The route continued south-east over the middle of Westend Moor. It can be a bog-fest after a lot of rain, but thankfully on this particular day it was largely dry. Easy walking was what I was looking for in this last stretch of the route as my knees and feet were no longer up to much. I took the obligatory photo of the trig point before continuing to the edge of Alport Valley and then on to Alport Castles. Once last photo of ‘The Tower’ basking in the late sun and then that was that. One final turn north-east, and one final descent back to the car at Howden Reservoir. In hindsight, a 20 mile trek in that blistering heat, carrying my camping gear from the night before, and armed with the minimum amount of fluids was perhaps a little over-ambitious. It was a great trek though and I’m definitely glad I did it (and survived to tell the tale).
When the kids arrive, I usually try to find a route for them to do that involves plenty of rock interest. I decided that Ringing Roger on Kinder Scout was ideal. We could have done a bit more if I just had the older two, but I had Harry – my 5-year-old – with me...
When the kids arrive, I usually try to find a route for them to do that involves plenty of rock interest. I decided that Ringing Roger on Kinder Scout was ideal. We could have done a bit more if I just had the older two, but I had Harry – my 5-year-old – with me and his little legs will only take him so far. I’d already done Ringing Roger with him on a previous occasion where we descended via Golden Clough. This time, I tried to extend the route a bit so that he could get used to walking a bit further, and so I opted for a walk around the edge as far as Grindslow Knoll and then a simple descent down the hillside back to Edale.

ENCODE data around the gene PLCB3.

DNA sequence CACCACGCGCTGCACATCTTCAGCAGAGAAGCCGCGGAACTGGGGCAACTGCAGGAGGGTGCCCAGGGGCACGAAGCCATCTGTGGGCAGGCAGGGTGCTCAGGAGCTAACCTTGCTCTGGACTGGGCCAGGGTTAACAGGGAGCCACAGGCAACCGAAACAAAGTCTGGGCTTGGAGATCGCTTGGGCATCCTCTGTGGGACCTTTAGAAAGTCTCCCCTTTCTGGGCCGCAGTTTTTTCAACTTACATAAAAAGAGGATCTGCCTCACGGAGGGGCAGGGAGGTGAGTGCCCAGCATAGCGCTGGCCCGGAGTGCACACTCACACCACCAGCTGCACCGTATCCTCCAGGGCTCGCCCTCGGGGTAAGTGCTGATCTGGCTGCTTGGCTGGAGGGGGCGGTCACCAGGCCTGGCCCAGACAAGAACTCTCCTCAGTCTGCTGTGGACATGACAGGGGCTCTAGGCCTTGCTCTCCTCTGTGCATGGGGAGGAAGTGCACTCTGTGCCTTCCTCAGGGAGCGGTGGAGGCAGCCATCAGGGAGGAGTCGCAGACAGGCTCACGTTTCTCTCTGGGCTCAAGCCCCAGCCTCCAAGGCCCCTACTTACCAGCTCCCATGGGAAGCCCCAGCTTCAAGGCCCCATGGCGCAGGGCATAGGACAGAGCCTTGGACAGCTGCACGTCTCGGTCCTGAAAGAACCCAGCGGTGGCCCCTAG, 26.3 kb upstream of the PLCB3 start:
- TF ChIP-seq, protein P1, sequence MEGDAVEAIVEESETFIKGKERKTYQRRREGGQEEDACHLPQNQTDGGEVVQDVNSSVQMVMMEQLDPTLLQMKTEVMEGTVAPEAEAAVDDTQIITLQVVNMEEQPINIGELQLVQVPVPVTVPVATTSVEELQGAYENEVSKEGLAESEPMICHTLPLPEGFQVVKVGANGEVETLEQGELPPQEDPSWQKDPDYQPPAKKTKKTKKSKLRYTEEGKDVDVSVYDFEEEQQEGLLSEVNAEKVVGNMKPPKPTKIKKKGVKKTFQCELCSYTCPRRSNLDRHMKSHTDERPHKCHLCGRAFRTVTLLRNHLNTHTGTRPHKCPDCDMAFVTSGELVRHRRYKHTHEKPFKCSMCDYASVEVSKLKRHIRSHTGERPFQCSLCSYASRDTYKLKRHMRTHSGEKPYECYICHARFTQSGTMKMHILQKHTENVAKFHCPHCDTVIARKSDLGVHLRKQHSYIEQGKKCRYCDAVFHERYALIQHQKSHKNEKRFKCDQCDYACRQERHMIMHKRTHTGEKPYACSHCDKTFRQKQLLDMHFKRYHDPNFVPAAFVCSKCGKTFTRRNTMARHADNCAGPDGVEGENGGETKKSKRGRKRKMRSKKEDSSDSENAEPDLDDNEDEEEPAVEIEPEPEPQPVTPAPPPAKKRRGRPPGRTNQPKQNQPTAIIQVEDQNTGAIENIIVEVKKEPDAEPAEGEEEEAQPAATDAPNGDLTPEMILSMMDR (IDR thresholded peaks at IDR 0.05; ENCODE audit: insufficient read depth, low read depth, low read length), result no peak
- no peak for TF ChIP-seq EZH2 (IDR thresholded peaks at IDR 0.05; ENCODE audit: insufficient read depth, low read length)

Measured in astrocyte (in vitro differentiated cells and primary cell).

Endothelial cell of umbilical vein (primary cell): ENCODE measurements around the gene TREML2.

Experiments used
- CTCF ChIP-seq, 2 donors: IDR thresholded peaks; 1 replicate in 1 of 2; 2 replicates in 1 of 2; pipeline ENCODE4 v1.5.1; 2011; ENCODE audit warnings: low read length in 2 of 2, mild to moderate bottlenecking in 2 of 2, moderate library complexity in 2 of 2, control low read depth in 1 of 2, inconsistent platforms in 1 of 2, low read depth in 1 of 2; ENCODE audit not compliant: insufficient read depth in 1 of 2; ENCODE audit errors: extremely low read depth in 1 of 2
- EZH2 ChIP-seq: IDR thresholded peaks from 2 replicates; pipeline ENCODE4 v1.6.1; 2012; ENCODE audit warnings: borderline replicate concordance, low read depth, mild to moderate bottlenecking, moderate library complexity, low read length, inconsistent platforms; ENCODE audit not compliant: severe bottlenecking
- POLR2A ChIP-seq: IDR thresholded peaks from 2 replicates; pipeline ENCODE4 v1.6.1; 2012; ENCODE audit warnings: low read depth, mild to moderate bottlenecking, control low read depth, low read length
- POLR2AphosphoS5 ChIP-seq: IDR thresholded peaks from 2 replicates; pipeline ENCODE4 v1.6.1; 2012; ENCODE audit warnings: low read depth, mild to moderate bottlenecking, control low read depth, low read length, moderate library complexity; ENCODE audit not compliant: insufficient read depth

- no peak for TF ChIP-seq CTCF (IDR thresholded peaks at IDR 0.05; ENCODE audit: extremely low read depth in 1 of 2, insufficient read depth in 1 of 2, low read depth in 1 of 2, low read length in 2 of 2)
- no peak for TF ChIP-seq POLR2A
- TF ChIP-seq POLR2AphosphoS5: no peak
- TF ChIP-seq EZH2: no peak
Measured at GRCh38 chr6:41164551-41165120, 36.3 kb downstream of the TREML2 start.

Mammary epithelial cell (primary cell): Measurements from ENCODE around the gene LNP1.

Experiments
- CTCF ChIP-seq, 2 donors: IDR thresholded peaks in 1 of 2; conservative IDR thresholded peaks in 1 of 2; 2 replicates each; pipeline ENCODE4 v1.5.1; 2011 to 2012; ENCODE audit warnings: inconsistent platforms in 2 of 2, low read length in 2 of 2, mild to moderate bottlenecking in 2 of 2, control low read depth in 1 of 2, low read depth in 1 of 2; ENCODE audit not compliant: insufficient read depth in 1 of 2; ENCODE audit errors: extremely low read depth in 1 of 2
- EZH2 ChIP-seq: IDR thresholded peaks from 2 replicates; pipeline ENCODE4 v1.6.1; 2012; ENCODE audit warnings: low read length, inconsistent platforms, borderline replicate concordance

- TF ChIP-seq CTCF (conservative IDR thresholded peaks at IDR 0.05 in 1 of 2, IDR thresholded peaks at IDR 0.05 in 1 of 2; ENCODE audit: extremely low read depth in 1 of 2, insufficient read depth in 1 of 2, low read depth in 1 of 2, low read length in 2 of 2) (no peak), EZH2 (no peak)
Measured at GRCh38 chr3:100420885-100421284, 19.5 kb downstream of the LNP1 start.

We arrived bright and early at 9.30 am and set off up the familiar path that zigzags up to Ringing Roger. There were a few early complaints from Harry as he hadn’t been up such a big hill for a long time, but those complaints were soon forgotten when we arrived at the base of the Ringing Roger ridge. The older two spent a bit of time exploring the harder sections whilst I supervised Harry with a few simpler sections. I managed to get him up one something a bit more difficult as he was insisting on following his older brothers. Having to shield him from the drop at the same time as assisting him up was a bit awkward but we managed, and he seemed pleased with himself when he arrived at the top of the gritstone formation.
We stopped for a bite to eat on the plateau, and the older two practiced their parkour jumps between the scattered gritstone rocks. Once they were all finished and satisfied, we moved on and made our way around the edge path. It was fairly slow going as the kids insisted on stopping to play whenever we walked past a large bit of gritstone – which was often! Eventually, we arrived at the head of Grindsbrook where there seemed to be some kind of photoshoot going on.